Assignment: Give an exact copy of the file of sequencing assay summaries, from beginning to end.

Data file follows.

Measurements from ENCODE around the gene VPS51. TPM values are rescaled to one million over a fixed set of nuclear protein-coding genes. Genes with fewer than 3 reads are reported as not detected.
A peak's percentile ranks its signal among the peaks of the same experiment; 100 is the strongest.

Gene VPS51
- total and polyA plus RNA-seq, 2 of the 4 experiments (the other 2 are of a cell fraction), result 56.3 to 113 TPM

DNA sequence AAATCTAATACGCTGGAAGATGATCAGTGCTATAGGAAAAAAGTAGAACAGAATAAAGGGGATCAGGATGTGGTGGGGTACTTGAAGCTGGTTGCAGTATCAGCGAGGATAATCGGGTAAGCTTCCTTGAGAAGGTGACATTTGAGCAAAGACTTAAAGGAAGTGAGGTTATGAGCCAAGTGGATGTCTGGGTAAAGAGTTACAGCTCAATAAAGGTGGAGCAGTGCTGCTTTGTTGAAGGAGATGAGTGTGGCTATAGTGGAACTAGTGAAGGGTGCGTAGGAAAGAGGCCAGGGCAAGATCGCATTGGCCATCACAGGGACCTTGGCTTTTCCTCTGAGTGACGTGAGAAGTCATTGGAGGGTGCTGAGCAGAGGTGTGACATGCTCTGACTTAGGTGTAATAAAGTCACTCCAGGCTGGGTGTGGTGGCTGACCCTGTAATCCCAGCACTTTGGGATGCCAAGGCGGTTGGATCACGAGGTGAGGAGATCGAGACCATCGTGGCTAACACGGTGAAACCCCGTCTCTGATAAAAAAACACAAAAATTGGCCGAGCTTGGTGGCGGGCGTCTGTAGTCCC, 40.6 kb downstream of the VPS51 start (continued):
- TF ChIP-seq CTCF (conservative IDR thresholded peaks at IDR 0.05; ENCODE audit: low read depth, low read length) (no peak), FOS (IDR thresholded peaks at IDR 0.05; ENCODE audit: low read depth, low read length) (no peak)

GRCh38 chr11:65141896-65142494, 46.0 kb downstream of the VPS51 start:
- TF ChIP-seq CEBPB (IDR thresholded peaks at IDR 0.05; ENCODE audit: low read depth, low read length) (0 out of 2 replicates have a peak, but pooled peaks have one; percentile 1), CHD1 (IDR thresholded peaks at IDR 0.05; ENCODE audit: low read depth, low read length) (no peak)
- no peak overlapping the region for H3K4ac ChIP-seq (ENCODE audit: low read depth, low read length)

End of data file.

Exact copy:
Measurements from ENCODE around the gene VPS51. TPM values are rescaled to one million over a fixed set of nuclear protein-coding genes. Genes with fewer than 3 reads are reported as not detected.
A peak's percentile ranks its signal among the peaks of the same experiment; 100 is the strongest.

Gene VPS51
- total and polyA plus RNA-seq, 2 of the 4 experiments (the other 2 are of a cell fraction), result 56.3 to 113 TPM

DNA sequence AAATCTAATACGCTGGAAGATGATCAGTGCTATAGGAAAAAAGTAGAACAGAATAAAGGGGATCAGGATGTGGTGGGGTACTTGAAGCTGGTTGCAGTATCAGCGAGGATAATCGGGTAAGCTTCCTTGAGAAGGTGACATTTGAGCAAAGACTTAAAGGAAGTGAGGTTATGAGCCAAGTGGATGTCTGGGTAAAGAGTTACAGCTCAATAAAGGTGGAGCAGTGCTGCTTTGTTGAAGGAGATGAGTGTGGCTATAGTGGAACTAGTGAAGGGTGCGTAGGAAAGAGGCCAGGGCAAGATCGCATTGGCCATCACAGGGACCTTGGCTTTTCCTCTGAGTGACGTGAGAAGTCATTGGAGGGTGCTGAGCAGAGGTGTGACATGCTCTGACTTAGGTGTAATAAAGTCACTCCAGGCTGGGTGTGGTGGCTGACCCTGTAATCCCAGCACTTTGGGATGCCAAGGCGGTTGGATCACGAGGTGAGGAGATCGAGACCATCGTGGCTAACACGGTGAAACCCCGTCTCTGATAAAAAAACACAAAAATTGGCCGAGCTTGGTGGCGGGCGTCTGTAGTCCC, 40.6 kb downstream of the VPS51 start (continued):
- TF ChIP-seq CTCF (conservative IDR thresholded peaks at IDR 0.05; ENCODE audit: low read depth, low read length) (no peak), FOS (IDR thresholded peaks at IDR 0.05; ENCODE audit: low read depth, low read length) (no peak)

GRCh38 chr11:65141896-65142494, 46.0 kb downstream of the VPS51 start:
- TF ChIP-seq CEBPB (IDR thresholded peaks at IDR 0.05; ENCODE audit: low read depth, low read length) (0 out of 2 replicates have a peak, but pooled peaks have one; percentile 1), CHD1 (IDR thresholded peaks at IDR 0.05; ENCODE audit: low read depth, low read length) (no peak)
- no peak overlapping the region for H3K4ac ChIP-seq (ENCODE audit: low read depth, low read length)